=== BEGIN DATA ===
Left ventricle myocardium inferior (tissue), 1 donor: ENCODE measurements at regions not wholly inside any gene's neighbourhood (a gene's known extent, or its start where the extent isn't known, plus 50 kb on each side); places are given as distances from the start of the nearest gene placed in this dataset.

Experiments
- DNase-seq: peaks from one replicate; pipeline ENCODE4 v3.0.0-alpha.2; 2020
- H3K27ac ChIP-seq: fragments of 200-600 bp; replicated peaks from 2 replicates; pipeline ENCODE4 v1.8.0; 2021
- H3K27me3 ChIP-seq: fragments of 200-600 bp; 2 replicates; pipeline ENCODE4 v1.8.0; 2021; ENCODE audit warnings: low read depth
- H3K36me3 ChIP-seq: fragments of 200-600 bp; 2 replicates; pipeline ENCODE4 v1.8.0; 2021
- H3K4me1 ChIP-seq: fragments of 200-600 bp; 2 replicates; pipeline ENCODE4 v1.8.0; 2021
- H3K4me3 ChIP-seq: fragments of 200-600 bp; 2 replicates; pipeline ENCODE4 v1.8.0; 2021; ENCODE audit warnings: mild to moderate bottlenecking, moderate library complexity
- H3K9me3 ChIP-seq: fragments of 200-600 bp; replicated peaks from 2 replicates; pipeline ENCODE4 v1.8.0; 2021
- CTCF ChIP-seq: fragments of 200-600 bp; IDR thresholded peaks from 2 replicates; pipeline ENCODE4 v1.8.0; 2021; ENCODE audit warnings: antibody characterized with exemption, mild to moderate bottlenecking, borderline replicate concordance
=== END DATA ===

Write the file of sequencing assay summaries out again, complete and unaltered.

Left ventricle myocardium inferior (tissue), 1 donor: ENCODE measurements at regions not wholly inside any gene's neighbourhood (a gene's known extent, or its start where the extent isn't known, plus 50 kb on each side); places are given as distances from the start of the nearest gene placed in this dataset.

Experiments
- DNase-seq: peaks from one replicate; pipeline ENCODE4 v3.0.0-alpha.2; 2020
- H3K27ac ChIP-seq: fragments of 200-600 bp; replicated peaks from 2 replicates; pipeline ENCODE4 v1.8.0; 2021
- H3K27me3 ChIP-seq: fragments of 200-600 bp; 2 replicates; pipeline ENCODE4 v1.8.0; 2021; ENCODE audit warnings: low read depth
- H3K36me3 ChIP-seq: fragments of 200-600 bp; 2 replicates; pipeline ENCODE4 v1.8.0; 2021
- H3K4me1 ChIP-seq: fragments of 200-600 bp; 2 replicates; pipeline ENCODE4 v1.8.0; 2021
- H3K4me3 ChIP-seq: fragments of 200-600 bp; 2 replicates; pipeline ENCODE4 v1.8.0; 2021; ENCODE audit warnings: mild to moderate bottlenecking, moderate library complexity
- H3K9me3 ChIP-seq: fragments of 200-600 bp; replicated peaks from 2 replicates; pipeline ENCODE4 v1.8.0; 2021
- CTCF ChIP-seq: fragments of 200-600 bp; IDR thresholded peaks from 2 replicates; pipeline ENCODE4 v1.8.0; 2021; ENCODE audit warnings: antibody characterized with exemption, mild to moderate bottlenecking, borderline replicate concordance